Yesterday afternoon two blog posts appeared on my WordPress Reader within an hour of each other, both of which had a gun control theme – both worthy of reblogging IMHO. The first to arrive was this post by rautakyy.
“They are trying to take our guns!” In light of years of school shootings, staggering numbers of all sorts of gun related violence, and tragicomic amount of gun related accidental deaths, one might expect the US government and judical system might take a nother look at the regulatory laws on gun ownership. One could expect, […]2nd Amendment — World’s Pain
No, I’m not referring to the ability of pathogens to become resistant to vaccines. Rather, I’m referring to those people who are resistant or hesitant about being vaccinated – particularly regarding covid. Many who understand the wisdom/necessity of taking precautions to limit the spread and harmful outcomes of the current pandemic, take a dim view of those who hold a different view. In fact some comments by otherwise intelligent people indicates that they have little to no sympathy for the unvaxxed, even wishing the unvaxxed succumb to covid as such fools don’t deserve a place in society.
While I have at times felt frustration towards those who fail to understand the benefits of health measures such as vaccinations, masks and social distancing, I do understand that how people think about various aspects of their lives are not usually based on willful ignorance. There’s usually many aspects of one’s background and experience that goes into how we develop the perspectives and attitudes we hold. An obvious example is how I, and most autistics, perceive and think of autism compared to those who are not autistic.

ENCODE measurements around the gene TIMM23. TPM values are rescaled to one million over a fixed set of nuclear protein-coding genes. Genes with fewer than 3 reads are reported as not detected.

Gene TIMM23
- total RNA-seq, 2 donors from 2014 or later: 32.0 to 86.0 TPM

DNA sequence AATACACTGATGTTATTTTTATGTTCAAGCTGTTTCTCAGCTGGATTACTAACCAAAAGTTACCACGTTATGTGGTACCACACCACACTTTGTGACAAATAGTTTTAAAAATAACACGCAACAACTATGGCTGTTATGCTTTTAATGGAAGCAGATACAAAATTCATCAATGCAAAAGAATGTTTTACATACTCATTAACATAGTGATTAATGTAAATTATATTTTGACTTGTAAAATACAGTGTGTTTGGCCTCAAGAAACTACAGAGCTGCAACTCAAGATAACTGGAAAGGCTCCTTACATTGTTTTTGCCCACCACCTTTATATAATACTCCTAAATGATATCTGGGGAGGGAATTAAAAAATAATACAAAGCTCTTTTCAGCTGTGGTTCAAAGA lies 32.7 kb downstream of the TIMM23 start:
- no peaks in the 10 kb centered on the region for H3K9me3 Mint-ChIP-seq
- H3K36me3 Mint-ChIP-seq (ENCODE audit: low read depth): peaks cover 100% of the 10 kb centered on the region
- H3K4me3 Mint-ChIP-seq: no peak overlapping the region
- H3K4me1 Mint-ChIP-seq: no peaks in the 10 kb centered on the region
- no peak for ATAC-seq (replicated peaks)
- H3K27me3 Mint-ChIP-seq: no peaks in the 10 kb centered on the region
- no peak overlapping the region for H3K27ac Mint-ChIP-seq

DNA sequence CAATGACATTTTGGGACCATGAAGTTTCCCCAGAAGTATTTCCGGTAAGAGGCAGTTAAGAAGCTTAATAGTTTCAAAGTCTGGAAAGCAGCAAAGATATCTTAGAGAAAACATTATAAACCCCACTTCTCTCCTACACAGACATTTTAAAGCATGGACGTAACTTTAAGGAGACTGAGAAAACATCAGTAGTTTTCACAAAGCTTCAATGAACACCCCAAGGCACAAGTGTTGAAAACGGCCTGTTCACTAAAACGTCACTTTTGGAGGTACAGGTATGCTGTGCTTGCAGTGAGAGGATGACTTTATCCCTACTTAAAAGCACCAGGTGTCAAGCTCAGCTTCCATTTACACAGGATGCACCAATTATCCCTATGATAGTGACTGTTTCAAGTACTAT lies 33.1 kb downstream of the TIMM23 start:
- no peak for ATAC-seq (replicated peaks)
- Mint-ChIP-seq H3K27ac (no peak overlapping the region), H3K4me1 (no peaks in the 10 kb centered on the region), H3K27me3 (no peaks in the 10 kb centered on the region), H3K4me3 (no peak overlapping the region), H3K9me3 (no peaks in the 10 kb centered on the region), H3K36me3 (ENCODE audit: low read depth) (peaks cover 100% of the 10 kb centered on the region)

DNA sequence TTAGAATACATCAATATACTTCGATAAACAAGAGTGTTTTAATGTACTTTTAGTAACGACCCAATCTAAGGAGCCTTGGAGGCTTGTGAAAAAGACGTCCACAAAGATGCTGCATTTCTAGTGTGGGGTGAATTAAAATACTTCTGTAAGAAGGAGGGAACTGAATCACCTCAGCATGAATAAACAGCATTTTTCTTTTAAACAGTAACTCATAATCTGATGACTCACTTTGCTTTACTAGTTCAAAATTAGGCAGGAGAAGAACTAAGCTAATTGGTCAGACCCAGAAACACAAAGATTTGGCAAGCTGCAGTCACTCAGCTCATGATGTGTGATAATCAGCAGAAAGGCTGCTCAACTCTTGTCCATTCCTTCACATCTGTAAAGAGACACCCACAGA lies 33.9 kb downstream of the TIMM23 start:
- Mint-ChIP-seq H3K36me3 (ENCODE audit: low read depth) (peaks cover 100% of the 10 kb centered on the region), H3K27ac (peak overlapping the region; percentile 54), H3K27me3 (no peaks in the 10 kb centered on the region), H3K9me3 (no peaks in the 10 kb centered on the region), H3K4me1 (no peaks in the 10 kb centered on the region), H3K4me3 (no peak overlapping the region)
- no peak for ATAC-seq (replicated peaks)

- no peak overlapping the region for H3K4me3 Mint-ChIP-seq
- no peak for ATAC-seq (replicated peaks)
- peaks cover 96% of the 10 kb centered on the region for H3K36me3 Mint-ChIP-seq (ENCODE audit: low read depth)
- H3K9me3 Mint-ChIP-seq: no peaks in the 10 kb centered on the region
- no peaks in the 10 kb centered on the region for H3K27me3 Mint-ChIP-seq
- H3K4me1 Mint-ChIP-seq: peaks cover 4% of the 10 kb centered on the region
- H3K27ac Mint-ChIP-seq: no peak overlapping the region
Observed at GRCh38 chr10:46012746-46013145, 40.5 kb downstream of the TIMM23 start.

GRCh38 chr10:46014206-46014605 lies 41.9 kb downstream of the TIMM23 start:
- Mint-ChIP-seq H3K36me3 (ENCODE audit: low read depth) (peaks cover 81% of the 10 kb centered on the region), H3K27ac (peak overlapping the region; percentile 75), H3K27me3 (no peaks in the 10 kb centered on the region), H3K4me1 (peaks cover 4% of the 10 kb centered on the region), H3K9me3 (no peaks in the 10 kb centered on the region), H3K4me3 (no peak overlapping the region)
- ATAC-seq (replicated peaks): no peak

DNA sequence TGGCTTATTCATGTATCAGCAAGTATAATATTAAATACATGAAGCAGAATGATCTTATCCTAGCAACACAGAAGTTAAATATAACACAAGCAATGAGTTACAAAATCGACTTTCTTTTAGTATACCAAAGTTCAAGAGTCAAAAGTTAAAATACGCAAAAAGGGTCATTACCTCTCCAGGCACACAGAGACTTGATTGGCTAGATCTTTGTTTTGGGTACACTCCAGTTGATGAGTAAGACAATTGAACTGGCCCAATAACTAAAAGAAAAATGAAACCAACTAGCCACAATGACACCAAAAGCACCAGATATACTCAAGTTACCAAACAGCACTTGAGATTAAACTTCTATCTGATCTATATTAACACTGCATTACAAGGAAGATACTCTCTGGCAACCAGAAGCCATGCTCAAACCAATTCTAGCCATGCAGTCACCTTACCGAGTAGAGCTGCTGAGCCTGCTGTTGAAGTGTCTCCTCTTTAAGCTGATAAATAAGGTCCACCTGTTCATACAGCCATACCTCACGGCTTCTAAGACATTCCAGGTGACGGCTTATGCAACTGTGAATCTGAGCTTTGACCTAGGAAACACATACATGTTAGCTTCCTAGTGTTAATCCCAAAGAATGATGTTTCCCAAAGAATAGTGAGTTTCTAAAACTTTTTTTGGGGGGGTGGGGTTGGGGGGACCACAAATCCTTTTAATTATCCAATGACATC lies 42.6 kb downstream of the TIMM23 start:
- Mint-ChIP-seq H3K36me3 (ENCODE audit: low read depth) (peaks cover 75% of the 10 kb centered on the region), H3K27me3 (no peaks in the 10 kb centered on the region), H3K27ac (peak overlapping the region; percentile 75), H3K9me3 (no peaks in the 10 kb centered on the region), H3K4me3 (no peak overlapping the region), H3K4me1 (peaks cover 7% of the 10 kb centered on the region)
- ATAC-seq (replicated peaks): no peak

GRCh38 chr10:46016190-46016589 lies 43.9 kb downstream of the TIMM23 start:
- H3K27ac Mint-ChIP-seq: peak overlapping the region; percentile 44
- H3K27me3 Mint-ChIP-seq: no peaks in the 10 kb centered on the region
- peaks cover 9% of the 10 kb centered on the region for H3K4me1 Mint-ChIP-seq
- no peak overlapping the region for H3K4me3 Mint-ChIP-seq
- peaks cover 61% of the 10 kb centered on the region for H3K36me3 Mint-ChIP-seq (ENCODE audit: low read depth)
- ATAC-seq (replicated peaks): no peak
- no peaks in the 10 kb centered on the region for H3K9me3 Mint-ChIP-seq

When it comes to resistance and hesitance towards vaccinations, there does appear to be more at play than stupidity. The University of Otago’s Dunedin Multidisciplinary Health & Development Study – an ongoing longitudinal study of children born in the city of Dunedin in 1971-1972 indicates that adverse childhood experiences (ACE) are the most solid indicator of whether or not one is likely to be resistant or hesitant to vaccination.
At the extreme end they may have been sexually abused, been exposed to extreme violence, or psychological abuse. Others have been neglected, grown up in chaotic environments, left on their own or isolated in school. The study, now 50 years in the making, has shown that victims of ACE end up being slow learners at school, and by their early teens have concluded that their health outcomes are not under their own control.
By their late teens, it is apparent that they dropped out of education early, and have a below average reading ability. They are also suspicious of the motive of others, and tend to misunderstand information when under stress. By the age of 45 they are likely to have a lower socioeconomic status, be less verbally adept, be slow information processors, and have less practical health knowledge.